Halve the squash and scoop out the seeds. Peel and cut into 1-inch chunks. Chop your favorite greens. Add greens and squash to an 8 x 11 buttered casserole dish. Add the cooked bacon, salt and nutmeg. Drizzle with maple syrup. Stir lightly to coat. Bake until orange chunks are tender, about 35–40 minutes.


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Savory Popcorn Two Ways


by Tara Swartzendruber-Landis

Photo by D. Lucas Landis

¼ cup butter

¼  cup olive oil or coconut oil

½ cup popcorn (approximately 12 cups popped)

½ teaspoon sea salt

¼ teaspoon curry powder

½ teaspoon Italian seasoning

½ cup Parmesan cheese, grated

 Melt butter and olive oil together on low heat. Pop the popcorn and divide between two bowls. Add the  curry seasoning to one bowl and the Italian seasoning to the other bowl. Divide the Parmesan cheese and salt between the bowls. Toss and add more salt if desired.

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Kale Salad

Lemony Kale, Pasta and Pistachio Salad


Courtesy of Sara Stewart, founder of Unity Gardens in South Bend
Photo by D. Lucas Landis

6 tablespoons extra-virgin olive oil

4 tablespoons fresh squeezed lemon juice

1 clove minced garlic

8 ounces dry pasta (penne works well, either gluten-free or regular)

4 cups chopped kale

½ cup grated Parmesan cheese

½ cup chopped pistachio nuts

Salt, pepper and crushed red pepper flakes to taste

For the dressing:

Combine olive oil, lemon juice and minced garlic in a jar. Shake well to combine and set aside.

For the pasta salad:

Cook the pasta according to directions, then drain. Pour the pasta into a large bowl and add the chopped kale, Parmesan cheese and pistachio nuts. Pour dressing on top and toss well.  Season to taste with salt, pepper and crushed red pepper flakes.

You may serve the pasta salad right away but it tastes best after letting the dressing infuse the pasta and kale for 10 or more minutes. You can also keep it in the refrigerator and serve it cold the next day.

Makes 4 main dish servings

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Kale Chips


Recipe by Tara Swartzendruber-Landis

Photo by D. Lucas Landis

1 bunch kale

1 tablespoon olive oil

Salt, to taste

½ teaspoon cumin or zatar or pepper

Preheat oven to 300°F. Wash and dry kale. Remove stems and cut the kale into large bite-size pieces. Divide kale into 2 or more bowls (depending upon the number of different seasoning choices). Toss with olive oil, salt and selected seasoning. Arrange in a single layer on a sheet of parchment paper on a baking sheet.

Bake for 10–15 minutes, until the leaves are a dark green and crisp. Take out and test at 10 minutes. If you prefer a crispier chip, put back in the oven for another couple of minutes.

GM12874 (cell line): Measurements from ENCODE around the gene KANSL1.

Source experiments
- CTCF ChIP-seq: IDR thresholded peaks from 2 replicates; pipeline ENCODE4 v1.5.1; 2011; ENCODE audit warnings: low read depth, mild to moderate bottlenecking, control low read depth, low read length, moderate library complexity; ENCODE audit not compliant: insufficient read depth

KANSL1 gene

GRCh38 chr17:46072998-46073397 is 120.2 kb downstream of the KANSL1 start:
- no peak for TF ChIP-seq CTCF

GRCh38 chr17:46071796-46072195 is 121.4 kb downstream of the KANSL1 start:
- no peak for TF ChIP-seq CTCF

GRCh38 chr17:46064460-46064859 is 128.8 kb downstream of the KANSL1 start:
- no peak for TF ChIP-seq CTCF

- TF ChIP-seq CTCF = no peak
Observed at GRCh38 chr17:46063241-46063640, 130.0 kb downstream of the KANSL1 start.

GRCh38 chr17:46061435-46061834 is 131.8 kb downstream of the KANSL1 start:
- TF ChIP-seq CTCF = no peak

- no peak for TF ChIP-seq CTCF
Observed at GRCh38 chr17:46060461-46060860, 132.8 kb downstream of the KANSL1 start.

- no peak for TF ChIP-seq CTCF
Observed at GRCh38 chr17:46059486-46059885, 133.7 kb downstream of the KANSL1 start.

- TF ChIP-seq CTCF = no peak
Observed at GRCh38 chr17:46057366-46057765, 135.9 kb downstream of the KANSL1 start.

Serve as a snack, with a bowl of soup or crumbled on a bowl of popcorn.

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Food Justice From the ‘Social’ Side

Food Justice from the ‘Social’ Side

By Beth Neff

Photography by Carol Topalian

Sustainability is often described as a “triple bottom line” concept that allows us to assess value not just by economic criteria but by attention to environmental stewardship and social justice as well. A useful visual representation of this idea is that each of these elements is a leg of the stool, and without all three the stool cannot stand. 

A perfect area to explore and apply this model – and one that is often overlooked—is in the crucial relationship we have with the people who produce and handle our food. Not only does the opportunity to consider the direct human impact of our consumerism strengthen the democratic appeal of sustainability principles, some social scientists argue that, without a foundational emphasis on the social systems and human costs that underlie consumptive economic practices, no reliable change is possible.

So, what can we do? How do we put a “face” to the food products we consume? What questions must we ask if we are going to strengthen the social justice leg of the stool so that our relationships are steady and balanced?

Here are some questions you might ask … Read More

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Green Spirit Farms

Green Spirit Farms

A New Kind of Family Farm

By Paula Bartholome

Photography by Richard Hellyer



Rotary gardens permit intensive planting and quicker growing in less space than traditional farming

Ah, the “family farm.” Idyllic. Consider 19th century Michiana: a bit of land with a farmhouse and barn, chickens in the yard, maybe 40 acres of fields planted full and a huge side garden of ruby-red tomatoes, big green peppers, strawberries, raspberries, overrunning zucchini and more. Maybe a cow or two, and a few pigs. Family members knew the land that generations had worked. They were connected to what they grew. They worked hard and called on seasonal help when needed. It was a good, necessary way of life. Green Spirit Farms, founded in 2011 in New Buffalo by father and son Milan and Dan Kluko, is different. Futuristic. This farm grows multiple vegetable crops vertically, year round in a dim reclaimed plastics factory using sustainable, hydroponic technology. There are no pesticides, herbicides or investments in land or equipment to tend it. When fully operational, the Klukos say, it will employ 15–20 people full time and supply fresh produce using technology so current it was featured as the … Read More